This is a story that we recently included in our monthly publication of the latest salary, benefit, and wage information. Have you read the latest issue of FreshView?
About four years ago I revamped the salary structure of the small manufacturing plant where I worked. Located in a rural area, the employees commuted each day from surrounding towns, and many tried to carpool to save money. Money was tight for them, and I had previously worked my way through updating the various benefit programs to improve and offer the employees what they valued and could actually use. However, the salary program loomed ahead of me like a black cloud.
There aren’t many more volatile subjects than changing or adjusting someone’s pay. It is personal, and affects the most basic necessities that are available for the employees and their families. I felt that choosing a salary structure was a little like choosing what model of car they would own.
I started by participating in a salary survey (this one here) and as a member of Cascade, in exchange for my information, I received the survey results for free. This helped me compile “market” data for each recently updated job description. Then I got stuck trying to design a salary range. I eventually enlisted the help of the compensation department that conducted the survey.
A few months later we had negotiated and designed a sustainable, fair structure which provided incentives for learning. Each employee would receive compensation based on their job description – any arbitrary decision-making was a thing of the past.
While the executive team breathed a sigh of relief, I began to panic. How was I going to tell the employees that the structure had changed without them feeling like it was all a corporate “smooth over”? I knew the change was honest, and I had good rapport with the employees, but their wages were a sacred thing. As I thought through the issues I got a little more personal by admitting MY wages were a sacred thing. I decided to give them the information I would want personally, and I would deliver it consistently through as many different avenues as necessary.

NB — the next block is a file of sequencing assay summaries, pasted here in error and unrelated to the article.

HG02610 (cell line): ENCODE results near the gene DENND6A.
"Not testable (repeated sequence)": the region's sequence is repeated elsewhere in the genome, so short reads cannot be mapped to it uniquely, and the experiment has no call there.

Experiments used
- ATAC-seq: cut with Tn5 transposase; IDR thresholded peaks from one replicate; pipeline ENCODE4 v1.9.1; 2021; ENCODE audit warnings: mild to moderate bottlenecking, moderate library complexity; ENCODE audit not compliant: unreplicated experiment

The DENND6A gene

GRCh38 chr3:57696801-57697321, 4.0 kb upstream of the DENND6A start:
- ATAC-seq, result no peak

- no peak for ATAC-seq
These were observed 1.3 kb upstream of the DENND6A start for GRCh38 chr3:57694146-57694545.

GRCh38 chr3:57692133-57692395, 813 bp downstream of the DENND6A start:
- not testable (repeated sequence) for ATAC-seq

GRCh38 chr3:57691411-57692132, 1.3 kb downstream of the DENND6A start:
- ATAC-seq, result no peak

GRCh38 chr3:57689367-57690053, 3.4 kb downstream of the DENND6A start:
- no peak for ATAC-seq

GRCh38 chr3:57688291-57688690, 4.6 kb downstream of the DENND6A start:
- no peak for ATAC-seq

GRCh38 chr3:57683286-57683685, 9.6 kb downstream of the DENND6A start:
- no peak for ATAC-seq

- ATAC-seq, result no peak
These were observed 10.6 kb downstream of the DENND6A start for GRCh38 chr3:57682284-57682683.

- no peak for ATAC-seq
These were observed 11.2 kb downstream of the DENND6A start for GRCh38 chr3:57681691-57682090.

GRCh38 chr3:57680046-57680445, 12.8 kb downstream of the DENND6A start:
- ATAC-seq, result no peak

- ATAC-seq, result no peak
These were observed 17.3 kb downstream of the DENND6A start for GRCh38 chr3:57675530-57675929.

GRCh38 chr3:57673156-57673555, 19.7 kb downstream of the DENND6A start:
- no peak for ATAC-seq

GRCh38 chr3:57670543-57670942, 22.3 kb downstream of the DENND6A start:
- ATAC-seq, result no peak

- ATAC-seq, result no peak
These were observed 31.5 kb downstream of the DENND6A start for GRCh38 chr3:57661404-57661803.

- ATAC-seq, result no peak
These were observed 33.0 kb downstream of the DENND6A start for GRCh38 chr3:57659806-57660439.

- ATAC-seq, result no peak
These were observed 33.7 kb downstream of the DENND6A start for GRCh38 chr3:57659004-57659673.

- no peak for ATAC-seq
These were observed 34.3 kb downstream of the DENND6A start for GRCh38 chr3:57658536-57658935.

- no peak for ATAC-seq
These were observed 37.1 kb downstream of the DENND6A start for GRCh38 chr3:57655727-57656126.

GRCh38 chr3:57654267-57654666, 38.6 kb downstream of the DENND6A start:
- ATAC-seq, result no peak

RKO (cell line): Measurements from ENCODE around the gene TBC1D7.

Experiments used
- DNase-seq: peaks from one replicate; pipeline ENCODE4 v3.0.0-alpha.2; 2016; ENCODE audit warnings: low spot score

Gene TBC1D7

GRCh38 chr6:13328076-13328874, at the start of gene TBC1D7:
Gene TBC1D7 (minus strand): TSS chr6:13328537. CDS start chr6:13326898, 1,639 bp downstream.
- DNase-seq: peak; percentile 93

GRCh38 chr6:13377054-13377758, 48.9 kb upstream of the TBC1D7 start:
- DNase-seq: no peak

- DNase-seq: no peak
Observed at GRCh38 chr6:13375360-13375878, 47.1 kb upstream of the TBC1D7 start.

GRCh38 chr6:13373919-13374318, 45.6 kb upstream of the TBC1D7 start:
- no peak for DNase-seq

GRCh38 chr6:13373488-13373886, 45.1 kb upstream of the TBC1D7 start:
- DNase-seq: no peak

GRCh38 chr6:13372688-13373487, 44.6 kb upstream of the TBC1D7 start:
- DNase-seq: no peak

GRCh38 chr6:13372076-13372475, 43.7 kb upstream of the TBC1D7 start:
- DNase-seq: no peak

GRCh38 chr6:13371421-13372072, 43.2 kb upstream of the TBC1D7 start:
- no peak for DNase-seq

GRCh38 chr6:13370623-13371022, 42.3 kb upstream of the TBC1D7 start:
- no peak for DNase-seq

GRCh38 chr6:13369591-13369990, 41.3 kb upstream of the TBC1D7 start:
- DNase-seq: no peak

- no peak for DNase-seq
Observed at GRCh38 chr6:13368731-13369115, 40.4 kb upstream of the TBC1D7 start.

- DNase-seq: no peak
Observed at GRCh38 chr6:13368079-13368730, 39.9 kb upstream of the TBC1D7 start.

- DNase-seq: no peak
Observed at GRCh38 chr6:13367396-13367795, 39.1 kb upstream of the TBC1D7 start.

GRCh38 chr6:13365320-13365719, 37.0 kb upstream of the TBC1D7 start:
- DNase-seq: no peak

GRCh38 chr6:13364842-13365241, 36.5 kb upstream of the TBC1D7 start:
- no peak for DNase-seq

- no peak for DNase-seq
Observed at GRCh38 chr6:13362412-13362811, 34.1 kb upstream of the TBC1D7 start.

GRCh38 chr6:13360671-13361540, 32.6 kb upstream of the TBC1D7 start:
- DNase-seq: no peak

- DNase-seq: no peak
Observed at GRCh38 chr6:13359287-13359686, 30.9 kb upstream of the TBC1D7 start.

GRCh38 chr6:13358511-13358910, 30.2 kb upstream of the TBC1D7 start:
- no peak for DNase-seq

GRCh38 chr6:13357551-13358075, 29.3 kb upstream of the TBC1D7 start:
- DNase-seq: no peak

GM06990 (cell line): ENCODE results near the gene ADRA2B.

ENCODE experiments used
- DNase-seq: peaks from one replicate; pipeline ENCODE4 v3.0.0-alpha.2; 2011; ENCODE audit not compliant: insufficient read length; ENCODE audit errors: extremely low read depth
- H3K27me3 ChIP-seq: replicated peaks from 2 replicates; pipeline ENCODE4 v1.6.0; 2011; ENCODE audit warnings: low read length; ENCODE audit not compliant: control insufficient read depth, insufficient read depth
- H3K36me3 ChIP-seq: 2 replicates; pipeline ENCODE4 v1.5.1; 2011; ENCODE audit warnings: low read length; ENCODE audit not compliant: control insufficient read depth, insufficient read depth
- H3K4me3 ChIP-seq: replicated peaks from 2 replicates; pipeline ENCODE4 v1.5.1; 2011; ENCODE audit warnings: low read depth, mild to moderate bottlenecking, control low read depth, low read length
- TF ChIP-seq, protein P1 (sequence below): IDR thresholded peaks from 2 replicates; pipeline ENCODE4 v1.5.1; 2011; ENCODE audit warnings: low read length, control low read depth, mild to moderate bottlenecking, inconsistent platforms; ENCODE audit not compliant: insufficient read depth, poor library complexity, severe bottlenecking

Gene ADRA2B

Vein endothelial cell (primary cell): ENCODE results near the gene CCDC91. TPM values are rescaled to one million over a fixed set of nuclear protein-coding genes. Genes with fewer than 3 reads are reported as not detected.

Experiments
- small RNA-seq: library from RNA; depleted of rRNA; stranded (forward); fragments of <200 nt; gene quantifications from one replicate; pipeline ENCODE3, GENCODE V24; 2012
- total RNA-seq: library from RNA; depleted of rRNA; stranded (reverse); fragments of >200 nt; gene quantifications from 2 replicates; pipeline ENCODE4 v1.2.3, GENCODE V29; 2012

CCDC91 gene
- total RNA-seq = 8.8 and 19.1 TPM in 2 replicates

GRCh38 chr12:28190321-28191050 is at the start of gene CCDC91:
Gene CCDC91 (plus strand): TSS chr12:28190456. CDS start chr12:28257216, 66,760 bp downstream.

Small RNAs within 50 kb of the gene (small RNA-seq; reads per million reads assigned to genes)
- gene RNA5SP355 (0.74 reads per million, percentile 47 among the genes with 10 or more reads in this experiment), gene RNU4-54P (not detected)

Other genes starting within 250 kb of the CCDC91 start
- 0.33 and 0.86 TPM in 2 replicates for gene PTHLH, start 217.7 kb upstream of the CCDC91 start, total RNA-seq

Two communication methods proved to be the most effective. Several weekly company-wide meetings were held where I explained how the structure worked, and how it tied back to the individual job descriptions. Increases and raises were openly talked about, and questions were encouraged (and answered!).
After the meetings I breathed a sigh of relief, only to be hit with a barrage of questions in person, one-on-one. This was the most effective method of communicating, as I would take the employee back to their supervisor’s area, invite other employees to listen in, and I would explain it again with time for any questions or comments that needed to be voiced. This process took much more time than the actual designing of the structure. The consistency in the message was key. Employees were able to ask questions about terms and words I was using. I wanted to educate them as I learned, too. The questions they asked became the foundation for the changes I made in the New Hire Orientation program to explain to incoming employees how the wage decisions were made.
The only thing left to do was to be consistent long-term. The wages were reviewed the next year on time, exactly on the schedule we had promised. The employees remembered, and took note. While they didn’t always agree with every decision made, they knew they could ask and learn. Looking back I wouldn’t change the way I implemented a new salary structure. I would have planned on making even more of my time available for the employees to understand and ask questions. Employees are, after all, the most valuable asset a company has.
Cascade Members - SalaryTrends keeps growing, and most companies are participating in the Salary Surveys right now in order to receive the latest market pay data. Is it time for you to update your information? Contact us if you have questions or need assistance.